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So Now It’s Going To Be Collusive Litigation, Is It?

February 15th, 2011

Do the words “official duty” mean anything to guys like Barack Obama or Jerry Brown? How about “oath of office”?

But at least we can be certain they know about “collusive litigation”?:

…the Obama Justice Department’s defense of DOMA maintains a pattern that a distinguished scholar has termed “almost like collusive litigation”—that is, where presumed adversaries are actually seeking the same result. The Obama Administration is indeed all but abandoning DOMA—but not in the forthright manner that would result in a real battle in the courts where both sides of the controversy are represented.

One conscientious legislator in California is actually trying to do something about the situation:

State Senator Tom Harman of California’s 35th Senate District introduced Senate Bill 5. The bill officially titled “Attorney General: Defense of Initiative Statutes,” would require the Attorney General to defend against constitutional challenge, at the trial court level or as a respondent or appellant at the court of appeal or the Supreme Court, a constitutional amendment or an initiative statute that has been approved by the voters.

Moreover, SB 5 would authorize the proponents of the constitutional amendment or initiative statute, to defend the amendment or statute in the place of the Attorney General, if he or she is disqualified.

We can always hope someone in the U.S. Congress will take a cue from State Senator Harman, I guess…

You know, for more than forty years now I’ve watched the homosexual agenda being advanced by people who have no qualms whatsoever about employing absolutely any tactic at all to achieve the ends they desire. (commandeer public schools to sexually indoctrinate children… legislate from the bench… engage in gestapo tactics to intimidate their opponents during elections… undermine the Free Exercise clause… engineer collusive litigation… you name it!) Our fellow citizens in the gay lobby would be well advised to be careful about the legal precedents they are setting that could come back to haunt them.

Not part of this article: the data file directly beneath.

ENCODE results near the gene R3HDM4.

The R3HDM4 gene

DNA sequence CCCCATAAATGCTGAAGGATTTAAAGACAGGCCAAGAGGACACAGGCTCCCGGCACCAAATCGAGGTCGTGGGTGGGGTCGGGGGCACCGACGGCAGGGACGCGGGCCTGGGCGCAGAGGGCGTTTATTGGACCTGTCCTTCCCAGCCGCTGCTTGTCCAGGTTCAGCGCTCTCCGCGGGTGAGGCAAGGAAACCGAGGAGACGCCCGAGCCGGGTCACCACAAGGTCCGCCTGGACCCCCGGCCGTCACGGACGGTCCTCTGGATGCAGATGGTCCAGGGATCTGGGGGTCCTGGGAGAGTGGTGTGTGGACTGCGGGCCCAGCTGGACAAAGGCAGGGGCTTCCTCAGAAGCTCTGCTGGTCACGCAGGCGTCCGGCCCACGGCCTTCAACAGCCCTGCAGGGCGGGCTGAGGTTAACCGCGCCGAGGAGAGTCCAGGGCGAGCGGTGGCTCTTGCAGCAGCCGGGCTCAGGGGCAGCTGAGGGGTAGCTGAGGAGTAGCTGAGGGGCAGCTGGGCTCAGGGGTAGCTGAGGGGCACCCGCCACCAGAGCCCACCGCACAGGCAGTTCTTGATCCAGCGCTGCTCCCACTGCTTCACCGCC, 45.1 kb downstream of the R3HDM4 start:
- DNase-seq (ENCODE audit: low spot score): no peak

Consider the implications of this dialog from “A Man For All Seasons”:

William Roper: So, now you give the Devil the benefit of law!
Sir Thomas More: Yes! What would you do? Cut a great road through the law to get after the Devil?
William Roper: Yes, I’d cut down every law in England to do that!
Sir Thomas More: Oh? And when the last law was down, and the Devil turned ’round on you, where would you hide, Roper, the laws all being flat? This country is planted thick with laws, from coast to coast, Man’s laws, not God’s! And if you cut them down, and you’re just the man to do it, do you really think you could stand upright in the winds that would blow then? Yes, I’d give the Devil benefit of law, for my own safety’s sake!

The pendulum always swings, my friends, and the worm always turns. Sooner or later, the methods that some of you are using to force your will on all of society will come back to bite you…

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  1. Amy
    February 16th, 2011 at 08:17 | #1

    “for more than forty years now I’ve watched the homosexual agenda being advanced by people who have no qualms whatsoever about employing absolutely any tactic at all to achieve the ends they desire.”

    Such are the tactics of despots, dictators, and those who purport that “everyone is equal, but some are MORE equal than others.”

  2. Alex
    February 16th, 2011 at 11:21 | #2

    Given that we of the “homosexual lobby” have faced laws that cast a blanket of criminality over us all, that subject us to arrest, prosecution, fines and imprisonment, and given that we have faced in the recent past laws that ban us from certain occupations, that prevent us from seeking the most basic workplace and housing protections, and given that we have been the victims of harassment, humiliation, and violence from “pro-family” “heroes” like you, I think we’re well aware of what it means for society to force its cruel, discriminatory will on us, thank you very much.

  3. Leland
    February 17th, 2011 at 11:18 | #3

    @Alex
    Do you have a point, Alex? Or are you just reproaching me for daring to express an opinion you disagree with?

  4. Sean
    February 17th, 2011 at 11:25 | #4

    What laws do you refer to Alex that banned you from certain occupations? Pro-family groups do not commit violence and harassment and humiliation (although this is a very subjective term). Therefore, you’re lying. When you try to play the victim you shouldn’t expose yourself to lies, people will find it out. Marriage is by nature discriminatory, but no one is telling you that you can’t find a woman and marry her as that is what marriage is all about (one man and one woman). Another thing, why do you people call yourself gay? Anything I’ve seen you don’t seem happy at all, just angry and vengeful.